Defendant next argues his sentence of 95 years' imprisonment is excessive, citing only People v. Norfleet (1994), 259 Ill. App. 3d 381, 630 N.E.2d 1231, 197 Ill. Dec. 107. We have reversed and remanded on the consecutive sentencing issue but choose to address this issue in the interest of judicial economy. In Norfleet, the defendant repeatedly raped his victim at gunpoint. The trial court imposed four consecutive 25-year terms of imprisonment on four counts of aggravated criminal sexual assault after finding the defendant caused the victim serious injury, lacked remorse, and gave "incredible and outrageous" trial testimony. ( Norfleet, 259 Ill. App. 3d at 396, 630 N.E.2d at 1243.) The appellate court reversed and remanded, declaring the sentence "greatly exceeded" the sentence in other aggravated sexual assault cases, and the trial court did not find the defendant "utterly beyond rehabilitation" so as to require a practical life sentence. ( Norfleet, 259 Ill. App. 3d at 396, 630 N.E.2d at 1243.) The special concurrence asserted the sentence was "unjustified by any reasonable view which might be taken of the record" ( Norfleet, 259 Ill. App. 3d at 397, 630 N.E.2d at 1244 (Johnson, J., specially concurring)), and demonstrated the trial court's "obvious indifference" and "impermissible apathy" to the defendant's rehabilitative potential, given the defendant was 34 years old, employed, and had no prior convictions. Norfleet, 259 Ill. App. 3d at 398, 630 N.E.2d at 1244 (Johnson, J., specially concurring).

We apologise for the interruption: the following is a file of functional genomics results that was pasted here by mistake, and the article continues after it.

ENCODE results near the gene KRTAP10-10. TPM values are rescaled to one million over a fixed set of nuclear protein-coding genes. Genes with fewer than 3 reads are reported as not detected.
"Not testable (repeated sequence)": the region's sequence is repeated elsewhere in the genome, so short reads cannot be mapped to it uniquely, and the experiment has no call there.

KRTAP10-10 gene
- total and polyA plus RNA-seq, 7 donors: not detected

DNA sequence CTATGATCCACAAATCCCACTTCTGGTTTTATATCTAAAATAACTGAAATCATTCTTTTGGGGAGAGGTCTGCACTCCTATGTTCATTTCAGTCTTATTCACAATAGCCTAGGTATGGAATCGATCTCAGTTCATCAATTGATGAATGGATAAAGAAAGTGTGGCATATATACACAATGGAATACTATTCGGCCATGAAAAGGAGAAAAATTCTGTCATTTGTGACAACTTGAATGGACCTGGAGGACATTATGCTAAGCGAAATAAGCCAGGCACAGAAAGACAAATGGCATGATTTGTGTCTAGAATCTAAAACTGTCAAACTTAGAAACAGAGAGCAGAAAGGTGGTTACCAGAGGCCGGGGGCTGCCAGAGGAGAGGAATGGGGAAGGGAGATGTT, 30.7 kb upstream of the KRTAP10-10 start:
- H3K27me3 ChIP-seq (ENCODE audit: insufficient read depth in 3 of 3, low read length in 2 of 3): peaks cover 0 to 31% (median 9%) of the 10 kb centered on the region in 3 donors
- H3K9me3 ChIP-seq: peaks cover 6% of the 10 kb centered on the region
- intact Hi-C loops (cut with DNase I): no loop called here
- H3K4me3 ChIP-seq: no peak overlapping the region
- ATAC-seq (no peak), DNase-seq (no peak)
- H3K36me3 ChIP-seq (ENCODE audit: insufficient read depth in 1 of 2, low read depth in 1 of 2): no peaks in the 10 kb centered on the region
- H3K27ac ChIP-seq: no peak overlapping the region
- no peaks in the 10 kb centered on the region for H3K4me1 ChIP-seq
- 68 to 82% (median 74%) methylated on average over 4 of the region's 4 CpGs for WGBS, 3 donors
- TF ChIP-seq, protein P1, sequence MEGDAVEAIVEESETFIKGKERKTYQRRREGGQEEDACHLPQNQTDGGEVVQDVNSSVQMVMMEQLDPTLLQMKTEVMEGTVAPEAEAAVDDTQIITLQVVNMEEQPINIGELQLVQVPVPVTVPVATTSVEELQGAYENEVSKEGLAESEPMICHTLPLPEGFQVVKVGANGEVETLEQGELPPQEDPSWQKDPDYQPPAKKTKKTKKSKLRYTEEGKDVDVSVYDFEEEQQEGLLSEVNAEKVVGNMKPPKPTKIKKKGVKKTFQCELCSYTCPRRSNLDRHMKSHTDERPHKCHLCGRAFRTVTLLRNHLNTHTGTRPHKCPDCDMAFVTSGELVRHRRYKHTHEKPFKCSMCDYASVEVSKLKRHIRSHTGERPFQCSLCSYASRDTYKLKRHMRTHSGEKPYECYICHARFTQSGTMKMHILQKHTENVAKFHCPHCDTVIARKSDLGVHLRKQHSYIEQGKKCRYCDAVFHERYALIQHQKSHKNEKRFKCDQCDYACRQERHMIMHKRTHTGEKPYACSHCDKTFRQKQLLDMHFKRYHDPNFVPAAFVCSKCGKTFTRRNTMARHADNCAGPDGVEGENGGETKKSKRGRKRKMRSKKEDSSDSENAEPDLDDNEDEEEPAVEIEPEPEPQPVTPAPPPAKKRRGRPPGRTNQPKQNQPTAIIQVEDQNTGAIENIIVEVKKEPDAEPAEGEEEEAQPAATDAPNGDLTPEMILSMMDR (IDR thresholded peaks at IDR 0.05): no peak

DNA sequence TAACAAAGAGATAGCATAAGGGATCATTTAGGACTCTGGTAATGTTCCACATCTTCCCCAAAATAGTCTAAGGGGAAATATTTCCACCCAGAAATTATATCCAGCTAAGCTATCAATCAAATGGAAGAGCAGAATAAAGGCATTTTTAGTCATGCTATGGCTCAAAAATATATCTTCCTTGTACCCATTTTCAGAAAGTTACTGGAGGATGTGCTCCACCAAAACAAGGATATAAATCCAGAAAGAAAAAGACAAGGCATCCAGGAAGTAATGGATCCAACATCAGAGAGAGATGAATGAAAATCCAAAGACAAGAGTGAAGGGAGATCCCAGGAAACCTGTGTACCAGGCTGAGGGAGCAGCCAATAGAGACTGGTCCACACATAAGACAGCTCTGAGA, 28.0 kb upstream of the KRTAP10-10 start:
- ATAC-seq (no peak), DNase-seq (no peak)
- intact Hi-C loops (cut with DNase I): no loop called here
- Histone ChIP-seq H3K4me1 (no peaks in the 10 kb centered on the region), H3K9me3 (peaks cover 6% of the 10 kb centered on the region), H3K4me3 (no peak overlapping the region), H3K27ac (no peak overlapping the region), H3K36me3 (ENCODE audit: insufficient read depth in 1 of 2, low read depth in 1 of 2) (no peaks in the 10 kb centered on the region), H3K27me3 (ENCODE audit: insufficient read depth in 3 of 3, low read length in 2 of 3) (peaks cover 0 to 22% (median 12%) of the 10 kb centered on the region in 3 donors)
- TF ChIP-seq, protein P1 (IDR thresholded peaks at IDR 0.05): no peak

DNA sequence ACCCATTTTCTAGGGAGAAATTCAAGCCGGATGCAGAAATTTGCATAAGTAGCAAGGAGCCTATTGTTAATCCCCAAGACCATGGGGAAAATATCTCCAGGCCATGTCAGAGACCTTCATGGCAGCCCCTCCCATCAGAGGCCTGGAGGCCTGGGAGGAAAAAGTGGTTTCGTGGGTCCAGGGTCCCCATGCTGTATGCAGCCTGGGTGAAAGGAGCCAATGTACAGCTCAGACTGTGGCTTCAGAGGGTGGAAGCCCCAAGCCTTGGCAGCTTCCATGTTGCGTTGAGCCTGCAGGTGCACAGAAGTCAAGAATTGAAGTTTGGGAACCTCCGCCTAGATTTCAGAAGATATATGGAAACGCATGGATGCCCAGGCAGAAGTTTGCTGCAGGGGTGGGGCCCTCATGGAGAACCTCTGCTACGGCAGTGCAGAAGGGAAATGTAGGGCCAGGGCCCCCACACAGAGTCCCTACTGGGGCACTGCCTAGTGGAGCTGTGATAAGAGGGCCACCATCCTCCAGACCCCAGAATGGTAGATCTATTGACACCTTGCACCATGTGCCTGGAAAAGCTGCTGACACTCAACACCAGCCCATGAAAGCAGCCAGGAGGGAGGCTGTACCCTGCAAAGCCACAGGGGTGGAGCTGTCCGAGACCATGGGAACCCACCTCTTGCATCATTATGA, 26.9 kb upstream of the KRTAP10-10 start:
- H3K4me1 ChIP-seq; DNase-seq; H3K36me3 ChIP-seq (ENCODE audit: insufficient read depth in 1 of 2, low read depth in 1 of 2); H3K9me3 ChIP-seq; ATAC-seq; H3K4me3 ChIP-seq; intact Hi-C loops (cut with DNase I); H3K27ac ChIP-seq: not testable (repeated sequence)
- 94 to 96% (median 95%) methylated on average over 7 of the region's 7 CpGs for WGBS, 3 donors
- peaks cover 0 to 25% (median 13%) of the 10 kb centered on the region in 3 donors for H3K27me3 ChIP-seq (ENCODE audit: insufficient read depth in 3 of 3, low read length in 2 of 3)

We disagree with Norfleet and its analytical approach which compares other sentences imposed in allegedly similar cases to determine whether the trial court in the particular case on appeal has abused its discretion by imposing an excessive sentence. Norfleet is not the only appellate opinion using the "comparative-sentence" approach. (See, e.g., People v. Maldonado (1992), 240 Ill. App. 3d 470, 608 N.E.2d 499, 181 Ill. Dec. 426; People v. Center (1990), 198 Ill. App. 3d 1025, 556 N.E.2d 724, 145 Ill. Dec. 106; People v. Nelson (1982), 106 Ill. App. 3d 838, 436 N.E.2d 655, 62 Ill. Dec. 629; People v. Williams (1990), 196 Ill. App. 3d 851, 554 N.E.2d 1040, 144 Ill. Dec. 1.) We deem this approach fundamentally flawed. People v. Terneus (1992), 239 Ill. App. 3d 669, 676, 607 N.E.2d 568, 573, 180 Ill. Dec. 499 (disagreeing with People v. Harris (1989), 187 Ill. App. 3d 832, 543 N.E.2d 859, 135 Ill. Dec. 291).

The comparative-sentence approach is statistically invalid. By evaluating only a handful of published opinions, this approach fails to consider the vast majority of criminal sentences: those in other published opinions, in unappealed cases, and in cases affirmed on appeal by unpublished order. Terneus, 239 Ill. App. 3d at 677, 607 N.E.2d at 573.